Question: What if my spouse does not want an uncontested divorce?
Most couples would prefer an uncontested divorce because it is less expensive and far less time consuming. However, in this situation, the answer is fairly simple. You can’t get an uncontested divorce both sides agree to get an uncontested divorce.
In my practice, this comes up in two ways.
The first way is that one spouse believes that the couple has no assets or debts to divide and proposes that they each keep what they have and pay their own debts. Even if you assume that this type of division is exactly what the judge would do after a trial, you can’t have an uncontested divorce unless the other spouse agrees with your proposed division of the assets and debts.
The reasonableness and fairness of your settlement offer does not require the other side to accept it.
The other way this comes up is that the other side won’t negotiate at all. This could be that they don’t want a divorce so they will not cooperate or it could be that they don’t want to agree to anything because they don’t trust that you are being fair and they don’t trust their ability to know what is unfair.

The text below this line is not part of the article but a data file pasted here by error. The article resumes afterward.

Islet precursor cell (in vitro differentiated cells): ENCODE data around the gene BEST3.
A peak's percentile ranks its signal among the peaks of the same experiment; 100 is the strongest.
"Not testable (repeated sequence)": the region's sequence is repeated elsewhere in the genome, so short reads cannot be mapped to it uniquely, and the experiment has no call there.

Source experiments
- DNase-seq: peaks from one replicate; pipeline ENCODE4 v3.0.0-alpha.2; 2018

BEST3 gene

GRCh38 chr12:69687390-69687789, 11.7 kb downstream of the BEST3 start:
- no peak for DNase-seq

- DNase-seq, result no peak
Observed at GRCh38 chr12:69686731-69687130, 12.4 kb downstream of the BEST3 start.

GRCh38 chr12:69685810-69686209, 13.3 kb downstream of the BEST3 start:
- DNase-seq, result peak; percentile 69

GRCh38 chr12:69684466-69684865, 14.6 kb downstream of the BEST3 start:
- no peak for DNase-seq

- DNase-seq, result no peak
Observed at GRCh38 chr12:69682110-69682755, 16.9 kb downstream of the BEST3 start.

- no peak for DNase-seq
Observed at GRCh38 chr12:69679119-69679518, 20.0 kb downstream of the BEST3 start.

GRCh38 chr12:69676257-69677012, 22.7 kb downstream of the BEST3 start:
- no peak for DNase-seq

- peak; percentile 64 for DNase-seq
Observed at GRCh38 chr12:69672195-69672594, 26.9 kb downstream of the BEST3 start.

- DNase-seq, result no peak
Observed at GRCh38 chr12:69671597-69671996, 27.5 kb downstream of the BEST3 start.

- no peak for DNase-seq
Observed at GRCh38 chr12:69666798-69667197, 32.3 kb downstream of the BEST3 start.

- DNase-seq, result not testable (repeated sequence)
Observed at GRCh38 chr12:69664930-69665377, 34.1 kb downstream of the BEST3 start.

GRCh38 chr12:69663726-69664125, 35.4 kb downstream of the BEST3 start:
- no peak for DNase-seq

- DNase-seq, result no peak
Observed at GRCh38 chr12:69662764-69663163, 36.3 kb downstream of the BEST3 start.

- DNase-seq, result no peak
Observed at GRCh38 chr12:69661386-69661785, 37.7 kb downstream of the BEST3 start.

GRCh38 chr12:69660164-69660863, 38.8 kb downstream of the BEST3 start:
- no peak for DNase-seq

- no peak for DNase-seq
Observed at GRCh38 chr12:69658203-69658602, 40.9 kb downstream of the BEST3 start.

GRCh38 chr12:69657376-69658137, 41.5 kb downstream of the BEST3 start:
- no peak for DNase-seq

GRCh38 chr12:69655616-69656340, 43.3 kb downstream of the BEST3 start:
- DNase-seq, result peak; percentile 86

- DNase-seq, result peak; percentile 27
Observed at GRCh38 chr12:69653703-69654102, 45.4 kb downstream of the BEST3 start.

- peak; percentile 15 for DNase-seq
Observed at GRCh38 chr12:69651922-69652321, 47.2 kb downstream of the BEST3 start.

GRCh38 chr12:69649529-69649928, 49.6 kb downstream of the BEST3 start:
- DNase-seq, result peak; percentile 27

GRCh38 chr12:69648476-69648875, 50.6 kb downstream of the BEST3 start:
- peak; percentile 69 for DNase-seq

In this situation, you can’t get an uncontested divorce because at this stage you can’t force the other side to negotiate. Eventually you can force them to negotiate by attending a court ordered mediation that is part of a contested case.
If you are in the situation where you want an uncontested divorce and your spouse does not, you have three choices.
The first choice is to simply wait. Perhaps the other side will change their mind if given enough time.
The second choice is to explain to the other side that their refusal to even negotiate will cause a contested case that will cost them more money and time.
The third choice is to ask the other party to consult with a lawyer. Sometimes people have unrealistic demands that they will drop once they find that they are unrealistic and would be expensive to pursue. Even if their demands are realistic, they will discover what the cost of the litigation would be.